2. We Are All Completely Beside Ourselves by Karen Joy Fowler

This is a difficult book to talk about as it contains a plot twist early on in the story, which I will not reveal as I found it quite unexpected and rather wonderful. Essentially, it’s a book about family and relationships, even the unconventional sorts. The protagonist is simultaneously rather unlikeable but also charismatic, and her description of having a secret, having a family unlike any other is of course relatable… until you get to the plot twist. Then you realise that, actually her family really was unlike any other.

Yeah, basically impossible to talk about this one without ruining it. Read it.

3. Look Who’s Back by Timur Vermes

Hitler wakes up in 2011 Berlin. He becomes a YouTube sensation.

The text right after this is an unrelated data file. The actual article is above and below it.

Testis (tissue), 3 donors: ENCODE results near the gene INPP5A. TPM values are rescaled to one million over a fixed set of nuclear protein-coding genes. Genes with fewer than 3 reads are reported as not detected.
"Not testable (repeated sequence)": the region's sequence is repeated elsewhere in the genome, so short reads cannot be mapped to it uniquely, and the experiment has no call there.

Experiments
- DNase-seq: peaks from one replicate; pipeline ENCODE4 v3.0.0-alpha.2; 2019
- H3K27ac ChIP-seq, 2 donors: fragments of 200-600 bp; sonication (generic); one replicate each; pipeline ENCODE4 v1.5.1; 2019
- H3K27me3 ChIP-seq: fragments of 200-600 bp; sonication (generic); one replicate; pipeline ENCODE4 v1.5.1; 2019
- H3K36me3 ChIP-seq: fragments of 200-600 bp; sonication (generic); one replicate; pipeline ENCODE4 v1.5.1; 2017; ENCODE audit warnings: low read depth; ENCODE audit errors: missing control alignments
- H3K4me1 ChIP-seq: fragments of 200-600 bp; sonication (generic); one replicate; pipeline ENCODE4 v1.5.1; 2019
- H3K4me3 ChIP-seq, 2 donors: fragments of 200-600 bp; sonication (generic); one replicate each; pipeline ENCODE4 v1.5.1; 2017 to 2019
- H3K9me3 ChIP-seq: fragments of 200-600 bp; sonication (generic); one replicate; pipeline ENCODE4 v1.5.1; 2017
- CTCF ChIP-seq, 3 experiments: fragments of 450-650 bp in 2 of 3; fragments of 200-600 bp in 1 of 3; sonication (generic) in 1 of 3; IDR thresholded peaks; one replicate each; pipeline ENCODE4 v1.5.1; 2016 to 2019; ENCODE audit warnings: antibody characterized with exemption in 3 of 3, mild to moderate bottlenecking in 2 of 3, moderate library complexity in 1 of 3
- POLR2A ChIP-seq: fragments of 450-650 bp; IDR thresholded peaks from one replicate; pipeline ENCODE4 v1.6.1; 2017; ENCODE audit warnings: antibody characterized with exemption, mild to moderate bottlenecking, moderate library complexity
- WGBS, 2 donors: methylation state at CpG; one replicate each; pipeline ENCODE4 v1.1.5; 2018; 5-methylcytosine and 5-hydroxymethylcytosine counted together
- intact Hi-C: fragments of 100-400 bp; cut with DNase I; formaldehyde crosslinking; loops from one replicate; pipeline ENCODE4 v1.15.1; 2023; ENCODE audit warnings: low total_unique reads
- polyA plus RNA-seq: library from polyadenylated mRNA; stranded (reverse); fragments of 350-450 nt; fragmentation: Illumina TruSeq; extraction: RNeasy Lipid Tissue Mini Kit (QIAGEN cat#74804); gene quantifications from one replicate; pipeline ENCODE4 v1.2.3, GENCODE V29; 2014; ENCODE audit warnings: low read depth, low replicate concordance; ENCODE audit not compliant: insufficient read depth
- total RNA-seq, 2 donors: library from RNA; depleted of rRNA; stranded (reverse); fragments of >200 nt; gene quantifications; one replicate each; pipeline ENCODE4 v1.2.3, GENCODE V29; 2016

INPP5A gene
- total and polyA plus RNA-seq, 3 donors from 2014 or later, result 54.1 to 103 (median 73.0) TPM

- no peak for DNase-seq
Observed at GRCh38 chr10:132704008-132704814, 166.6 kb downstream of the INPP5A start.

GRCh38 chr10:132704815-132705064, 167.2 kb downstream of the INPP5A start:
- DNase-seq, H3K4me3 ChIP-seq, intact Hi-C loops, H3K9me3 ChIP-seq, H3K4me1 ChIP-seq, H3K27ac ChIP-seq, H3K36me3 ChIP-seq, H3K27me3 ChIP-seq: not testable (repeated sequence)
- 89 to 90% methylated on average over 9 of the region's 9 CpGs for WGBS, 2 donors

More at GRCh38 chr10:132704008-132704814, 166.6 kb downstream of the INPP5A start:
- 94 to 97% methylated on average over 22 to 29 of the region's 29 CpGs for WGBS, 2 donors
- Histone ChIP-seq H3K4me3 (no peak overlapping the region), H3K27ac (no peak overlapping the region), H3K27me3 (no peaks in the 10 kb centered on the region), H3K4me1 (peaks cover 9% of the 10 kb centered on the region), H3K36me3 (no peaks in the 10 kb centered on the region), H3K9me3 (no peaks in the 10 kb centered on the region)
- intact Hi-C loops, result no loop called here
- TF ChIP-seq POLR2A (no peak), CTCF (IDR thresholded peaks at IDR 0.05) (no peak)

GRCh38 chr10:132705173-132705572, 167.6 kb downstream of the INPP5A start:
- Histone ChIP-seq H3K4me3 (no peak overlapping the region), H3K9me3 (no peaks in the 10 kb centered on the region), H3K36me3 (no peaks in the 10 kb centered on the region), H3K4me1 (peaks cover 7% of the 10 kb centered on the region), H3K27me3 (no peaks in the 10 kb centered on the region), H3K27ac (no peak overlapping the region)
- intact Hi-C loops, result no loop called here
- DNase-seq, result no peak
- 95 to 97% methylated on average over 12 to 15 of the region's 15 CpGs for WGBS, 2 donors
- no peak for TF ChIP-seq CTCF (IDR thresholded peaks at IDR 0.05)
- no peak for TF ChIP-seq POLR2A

That’s really all you need to know about this book. I found it laugh-out-loud funny in parts and I’m not usually one to chuckle through my books.

Read it if you’re interested in how modern Germany would react to Hitler, or if you like sharp satires on the media. Some of the references might be a bit confusing if you don’t know much about Germany (or Hitler), but there is a section explaining all of them.

4. Sane New World: Taming The Mind by Ruby Wax

Ruby Wax is a comedian turned mental health activist, who has had some very public struggles with depression. In 2013 she completed a Master’s degree from Oxford University in mindfulness-based cognitive therapy, so this is far from another sleb book.

This book is a very practical guide to mindfulness, written in an honest, funny and sensitive way. Some mindfulness books can focus on one sort of meditation to the point where you feel like you are doing it wrong, failing, or not good enough. The approaches outlined in this book are no-nonsense, varied, and do not excessively focus on your breathing (which can be a trigger for some who have had panic attacks).